For entrepreneurs, cash is king. To obtain cash, young businesses must prove their market potential and clearly explain how investors will see a return on their investment. Although the entrepreneur’s quest for the Holy Grail—aka cash—can make life seem miserable at times, this is how the relationship between venture capitalists and entrepreneurs should be. If young companies were not rigorously vetted, capital might be more accessible, but the money would ultimately be less effective. If venture capitalists’ investment strategies were based more on their hearts than on their brains, weak companies would have more access to wasted capital, and it would be difficult to measure if a dollar invested produced more than a dollar in value. Thankfully, this is not how sophisticated venture capitalists operate; firms are incredibly selective with their partner companies, and they spend copious resources on making sure that their investments will produce results.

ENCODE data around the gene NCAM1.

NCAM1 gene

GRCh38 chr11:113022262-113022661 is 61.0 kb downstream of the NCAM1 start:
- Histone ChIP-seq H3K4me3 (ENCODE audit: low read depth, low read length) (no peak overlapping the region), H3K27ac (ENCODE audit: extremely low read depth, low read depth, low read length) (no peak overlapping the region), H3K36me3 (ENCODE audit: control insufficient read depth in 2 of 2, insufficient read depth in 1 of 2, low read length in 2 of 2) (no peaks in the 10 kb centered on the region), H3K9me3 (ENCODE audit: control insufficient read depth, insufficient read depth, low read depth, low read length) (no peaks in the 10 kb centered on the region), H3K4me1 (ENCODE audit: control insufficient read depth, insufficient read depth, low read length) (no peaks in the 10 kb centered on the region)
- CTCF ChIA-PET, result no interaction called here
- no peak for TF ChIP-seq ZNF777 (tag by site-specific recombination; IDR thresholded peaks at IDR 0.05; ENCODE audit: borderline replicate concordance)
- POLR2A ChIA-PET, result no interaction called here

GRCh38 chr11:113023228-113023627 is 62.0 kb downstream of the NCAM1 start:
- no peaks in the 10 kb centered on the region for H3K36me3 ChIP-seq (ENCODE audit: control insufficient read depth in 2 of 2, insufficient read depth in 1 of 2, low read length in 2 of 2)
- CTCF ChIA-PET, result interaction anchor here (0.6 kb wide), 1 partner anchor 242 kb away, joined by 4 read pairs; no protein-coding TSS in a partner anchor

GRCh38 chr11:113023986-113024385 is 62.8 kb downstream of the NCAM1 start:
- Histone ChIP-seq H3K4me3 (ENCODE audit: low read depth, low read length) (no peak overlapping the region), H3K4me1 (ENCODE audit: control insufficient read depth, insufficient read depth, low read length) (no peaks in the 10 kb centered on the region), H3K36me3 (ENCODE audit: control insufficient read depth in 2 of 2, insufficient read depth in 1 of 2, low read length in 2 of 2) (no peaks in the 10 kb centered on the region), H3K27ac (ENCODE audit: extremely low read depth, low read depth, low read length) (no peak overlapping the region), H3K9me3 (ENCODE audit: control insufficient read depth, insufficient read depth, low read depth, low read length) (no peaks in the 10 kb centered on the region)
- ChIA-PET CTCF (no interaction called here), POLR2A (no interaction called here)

If venture funds function this way, why don’t foundations, entities that also invest in organizations (though often with a social mission in mind), operate the same way? Fortunately for society, some do. Foundations across the country are increasingly acting as “venture philanthropists” that take strategic investment approaches and implement quantifiable metrics to measure the impact of philanthropic investments. Philanthropic capital should steer dollars towards generating the highest social return, and not simply towards a name painted on a building. The Robin Hood Foundation, based in New York City, is at the forefront of applying such private sector investment strategies to social causes. The organization’s mission is straightforward: to end poverty in New York City. A noble goal, but not a novel one. Instead, it is their investment approach that sets them apart. Grants given by The Robin Hood Foundation are driven not only by the heart, but also by the calculator—the foundation relies on a comprehensible metrics system (explained here) that emphasizes explicit results. This approach, similar to an investor that expects financial returns, holds the foundation’s grantees accountable. Most importantly, it works: in the past 25 years the organization has donated over $1.1 billion to fight poverty in NYC, and Robin Hood’s job training programs are twice as effective as others in the market (for more information on Robin Hood’s impact, click here). Philanthropic activity, in any form, is both admirable and critical to solving some of the world’s most pressing issues. Applying strategic investment principles to philanthropic activity enhances the efficacy of donated capital, and it is a rising trend that everybody can welcome.